When should you consider buying a new microphone?

I can tell when a podcaster is using a poor quality microphone (or an internal computer or smartphone microphone) versus a high-fidelity microphone. The voice sounds tinny on the poor quality mic. In other words, the high frequencies are there but very little, if any, low frequencies are present. Also, the dreaded popped P, known as a plosive, raises its ugly head. And often there is an ear-piercing sound on words with an S (“sibilance”). As an audio editor at Audiobag, I can remove or reduce plosives and reduce sibilance with post-production enhancing. However, I can’t add something that’s not there: low frequencies. So, the voice is going to be missing warmth. And there’s only one way to correct this problem. You need a decent microphone. The type of mic you choose depends on the sounds around you other than your voice. Oh yeah, and your budget, of course.

The first microphone I purchased for our old studio back in 1987 was a dynamic microphone, which is not as sensitive to sound as a condenser microphone. The reason I chose a dynamic mic back then was because we were recording our voices in the same room where our reel-to-reel recorder was located (yes, Audiobag started out in the days before digital audio) in a studio in downtown Georgetown right next door to a fire station. Talk about noise! So, I purchased a Shure SM7B*, a dynamic mic. All these years later, the Shure SM7B is one of the most recommended microphones for podcasters. One reason is because most podcasters are not recording in a soundproof room. A dynamic microphone tends to knock out distant noises (like your kids yelling, the dog barking, or the sound of the furnace in the background). These days we use a condenser microphone for the voice work we do at Audiobag because we are in a quiet soundproof room (with no analog equipment, thank you very much!). A condenser microphone has a thin diaphragm which is more sensitive to detailed sound than a dynamic microphone. In other words, the words that come out of our mouth are picked up quite nicely by a condenser microphone, as well as other sounds. Luckily, there are no other sounds in our soundproof room.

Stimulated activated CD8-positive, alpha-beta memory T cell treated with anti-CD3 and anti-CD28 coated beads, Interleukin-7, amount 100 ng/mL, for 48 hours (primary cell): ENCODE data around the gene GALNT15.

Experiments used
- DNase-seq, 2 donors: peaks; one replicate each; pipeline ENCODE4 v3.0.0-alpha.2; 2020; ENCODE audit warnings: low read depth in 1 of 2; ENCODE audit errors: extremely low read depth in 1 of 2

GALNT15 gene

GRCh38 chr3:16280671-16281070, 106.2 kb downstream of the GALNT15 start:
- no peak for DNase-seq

So what microphone should you buy? Well, that comes down to your budget. I recommend spending at least $100 on a new microphone. And be sure to get a wind filter while you’re at it to knock out the popped P’s. If money is not a major concern, then you might want to start around $400. With that said, I’ve done a lot of testing of microphones and I’ve found that spending more doesn’t necessarily mean you’re going to get a better-sounding microphone. If the microphone doesn’t sound right to you, send it back. One side note here: I’ve enhanced podcasts where the podcaster used an expensive microphone and yet I still needed to roll-off some of the low frequencies because it was too bassy. So, keep in mind that adjustments to your voice can be made in post-production to make you sound better. And if you need that done, as well as removal of verbal flubs and extraneous noise, check out Audiobag’s editing and enhancing service. Yep, that’s a not-so-hidden plug for what I do for a living. I make podcasters sound their best.

Listen back to your recording. Is it the best your voice can sound? Think about your listeners. They expect quality.

* Note: As an Amazon Associate, we earn from qualifying purchases.

How to knock out that hollow sound in your podcast

One of the more difficult audio problems to deal when we edit and enhance podcast is “that hollow sound” as customers refer to it. They’re talking about the sound of their voice bouncing off of nearby walls, floors and ceilings.

Unless you deal with the problem, the hollow sound is going to remain in your podcasts and you’re going to sound like you’re doing your show in an empty room. We recently had the problem ourselves in a new studio we put together. We didn’t put any acoustical tiles on the walls because the studio is a temporary one. We found an easy solution to dampening the reverberation of our voices, though.

We ordered a couple of blanket moving pads on Amazon from Northern Tool and Equipment,. We hung the blankets around a 6-foot tall by 2-foot wide audio booth we made of PVC pipe we bought at Home Depot. We put a moving blanket we had already on the top as the roof and another blanket on the wood floor for carpeting. This did the trick! We cut out about 99% of the reverb. The total cost was $55 for the PVC, and $53 for the blanket moving pads (including shipping). You can do this much cheaper if you use fairly heavy blankets instead of moving pads and if you have your local hardware store cut the PVC pipe for you. We used pre-cut PVC pipe which is a bit more expensive.